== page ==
Small (1992) mentions a side-effect of dividind text displays into visual chunks. I provide indirect corroboration from techniques of memorizing texts in Classical Antiquity and the Middle Ages, according to which it is easier to recall text by remembering the way it appeared in the "original" than by memorizing it as an isolated string.
2. Quintilian (220.127.116.11-33), writing in the first century A.D., recommends that:
There is one thing which will be of assistance to everyone, namely, to learn a passage by heart from the same tablets on which he has committed it to writing. For he will have certain tracks to guide him in his pursuit of memory, and the mind's eye will be fixed not merely on the pages on which the words were written, but on individual lines, and at times he will speak as though he were reading aloud. Further, if the writing should be interrupted by some erasure, addition or alteration, there are certain symbols available, the sight of which will prevent us from wandering from off the track. This device bears some resemblance to the mnemonic system which I mentioned above [the "architectural" system of loci], but if my experience is worth anything, it is at once more expeditious and more effective. 
This advice is an application of the idea that recall works best if you recreate the context in which you first experienced and, in this case, first memorized something -- a phenomenon well known to psychologists (for example, Baddeley 1990, 268-271; and Neisser 1988).
3. Quintilian (11.2.28-29) further suggests:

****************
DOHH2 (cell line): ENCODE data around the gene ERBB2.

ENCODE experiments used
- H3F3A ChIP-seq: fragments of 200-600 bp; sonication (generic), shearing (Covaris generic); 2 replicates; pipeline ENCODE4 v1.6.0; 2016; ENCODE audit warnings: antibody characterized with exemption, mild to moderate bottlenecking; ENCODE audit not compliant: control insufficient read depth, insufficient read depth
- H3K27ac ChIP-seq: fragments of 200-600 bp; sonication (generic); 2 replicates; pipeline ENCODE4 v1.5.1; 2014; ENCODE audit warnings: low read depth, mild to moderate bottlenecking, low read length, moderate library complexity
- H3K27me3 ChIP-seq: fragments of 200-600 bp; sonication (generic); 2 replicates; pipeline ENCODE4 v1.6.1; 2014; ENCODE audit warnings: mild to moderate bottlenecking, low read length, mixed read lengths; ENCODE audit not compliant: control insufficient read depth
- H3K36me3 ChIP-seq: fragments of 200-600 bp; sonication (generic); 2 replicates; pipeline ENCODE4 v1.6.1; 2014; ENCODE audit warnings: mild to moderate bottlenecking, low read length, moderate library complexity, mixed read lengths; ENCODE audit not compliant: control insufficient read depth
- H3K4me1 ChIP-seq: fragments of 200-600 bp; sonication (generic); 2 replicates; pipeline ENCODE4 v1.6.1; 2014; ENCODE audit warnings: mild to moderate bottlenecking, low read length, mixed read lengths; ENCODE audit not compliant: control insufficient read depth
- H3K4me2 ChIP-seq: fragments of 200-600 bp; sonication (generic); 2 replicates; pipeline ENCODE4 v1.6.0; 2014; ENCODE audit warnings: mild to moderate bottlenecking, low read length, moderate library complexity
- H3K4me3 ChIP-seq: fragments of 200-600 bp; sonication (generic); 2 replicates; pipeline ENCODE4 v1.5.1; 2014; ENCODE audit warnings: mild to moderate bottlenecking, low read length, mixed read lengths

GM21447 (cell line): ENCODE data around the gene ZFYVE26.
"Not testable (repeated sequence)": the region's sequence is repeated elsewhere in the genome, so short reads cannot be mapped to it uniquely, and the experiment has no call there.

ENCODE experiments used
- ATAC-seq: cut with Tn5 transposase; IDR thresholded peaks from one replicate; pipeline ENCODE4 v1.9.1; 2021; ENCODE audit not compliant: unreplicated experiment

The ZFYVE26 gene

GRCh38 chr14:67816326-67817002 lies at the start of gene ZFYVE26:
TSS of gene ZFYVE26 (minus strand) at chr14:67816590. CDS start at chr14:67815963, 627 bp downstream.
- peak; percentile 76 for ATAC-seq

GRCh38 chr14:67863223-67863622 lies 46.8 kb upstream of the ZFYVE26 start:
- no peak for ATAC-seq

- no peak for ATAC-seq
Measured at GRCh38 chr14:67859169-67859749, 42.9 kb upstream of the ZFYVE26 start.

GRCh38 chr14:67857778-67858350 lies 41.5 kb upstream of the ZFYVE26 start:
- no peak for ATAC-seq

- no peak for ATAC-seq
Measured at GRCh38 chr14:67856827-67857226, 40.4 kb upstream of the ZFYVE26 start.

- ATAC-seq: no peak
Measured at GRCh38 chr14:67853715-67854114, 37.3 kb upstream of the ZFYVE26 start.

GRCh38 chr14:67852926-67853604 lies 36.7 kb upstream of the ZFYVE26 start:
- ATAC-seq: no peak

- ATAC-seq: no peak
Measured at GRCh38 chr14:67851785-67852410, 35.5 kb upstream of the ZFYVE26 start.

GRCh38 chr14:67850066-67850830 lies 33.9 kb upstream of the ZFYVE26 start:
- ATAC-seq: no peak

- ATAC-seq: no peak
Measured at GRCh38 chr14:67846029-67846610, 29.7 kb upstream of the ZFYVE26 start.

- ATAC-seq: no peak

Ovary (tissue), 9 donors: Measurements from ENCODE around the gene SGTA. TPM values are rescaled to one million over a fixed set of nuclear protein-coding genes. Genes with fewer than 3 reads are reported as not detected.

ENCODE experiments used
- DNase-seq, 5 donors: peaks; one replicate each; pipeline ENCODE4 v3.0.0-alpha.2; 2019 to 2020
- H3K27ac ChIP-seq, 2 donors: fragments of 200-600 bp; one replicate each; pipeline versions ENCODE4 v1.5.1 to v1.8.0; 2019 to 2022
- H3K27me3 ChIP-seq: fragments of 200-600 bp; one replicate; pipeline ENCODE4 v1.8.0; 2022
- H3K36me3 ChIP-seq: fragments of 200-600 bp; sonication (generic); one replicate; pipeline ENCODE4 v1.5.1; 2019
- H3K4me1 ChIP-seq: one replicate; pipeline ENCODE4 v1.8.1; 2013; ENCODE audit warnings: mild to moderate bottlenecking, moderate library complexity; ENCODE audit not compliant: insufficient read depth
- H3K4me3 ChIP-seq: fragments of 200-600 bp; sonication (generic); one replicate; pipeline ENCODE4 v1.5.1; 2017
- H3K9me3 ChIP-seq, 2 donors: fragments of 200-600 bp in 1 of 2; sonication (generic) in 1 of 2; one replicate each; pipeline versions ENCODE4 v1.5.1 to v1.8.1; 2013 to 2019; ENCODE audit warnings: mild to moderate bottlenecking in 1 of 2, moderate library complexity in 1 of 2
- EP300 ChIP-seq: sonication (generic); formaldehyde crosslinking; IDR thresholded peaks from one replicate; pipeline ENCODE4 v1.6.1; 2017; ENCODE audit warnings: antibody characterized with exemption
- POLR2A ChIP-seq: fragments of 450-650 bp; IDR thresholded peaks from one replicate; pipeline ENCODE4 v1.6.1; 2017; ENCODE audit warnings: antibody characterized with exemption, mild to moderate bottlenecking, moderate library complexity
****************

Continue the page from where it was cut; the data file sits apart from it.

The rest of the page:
If certain portions prove especially difficult to remember, it will be found advantageous to indicate them by certain marks, the remembrance of which will refresh and stimulate the memory. For there can be but few whose memory is so barren that they will fail to recognize the symbols with which they have marked different passages.
In other words, if your text does not come ready-made with signs of division or markings, you should feel free to put them in. While today we sometimes frown on marking the printed page, ancient texts were supposed to be "annotated" by the owner. The classical habit of writing without any spaces or punctuation (scriptura continua), in fact, forced all readers to punctuate the text for themselves either mentally or physically with some kind of marking. If someone else punctuates the text, in effect does all the work for you, you will not be able to remember that text as easily. Mary Carruthers (1990, 247), in her study of memory in the Middle Ages, convincingly argues that in medieval manuscripts "the basic function of all page decoration [is] to make each page memorable." That is, the decoration, which changes between and within pages makes each part of the text distinctive and hence easier to memorize. 
4. Thus, according to the evidence from antiquity, it is easier to recall text by remembering the way it appeared in the "original" than by memorizing it, as if it were an isolated string of words devoid of any physical arrangement.
. The quotations from Quintilian are from the Institutio Oratoria. as translated by H. E. Butler in the Loeb Classical Library edition: Harvard University Press (Cambridge, MA and London 1922).
. See especially: Chapter 7 "Memory and the Book," a fascinating account of how illuminations, text, and memory worked together (Carruthers 1990).
Baddeley, Alan. (1990) Human Memory. Theory and Practice Allyn and Bacon: (Boston, etc.)
Carruthers, Mary. (1990) The Book of Memory Cambridge University Press: (Cambridge).
Hartley, James. (1992) The Visual Chunking of Text. PSYCOLOQUY 3(66) reading.11
Neisser, Ulric. (1988) Time Present and Time Past in M. M. Gruneberg, P. E. Morris, and R. N. Sykes, editors, Practical Aspects of Memory John Wiley & Sons: (Chichester, etc.) 545-560.
Small, J. P. (1992) Historical Development of Writing and Reading. PSYCOLOQUY 3(61) reading.10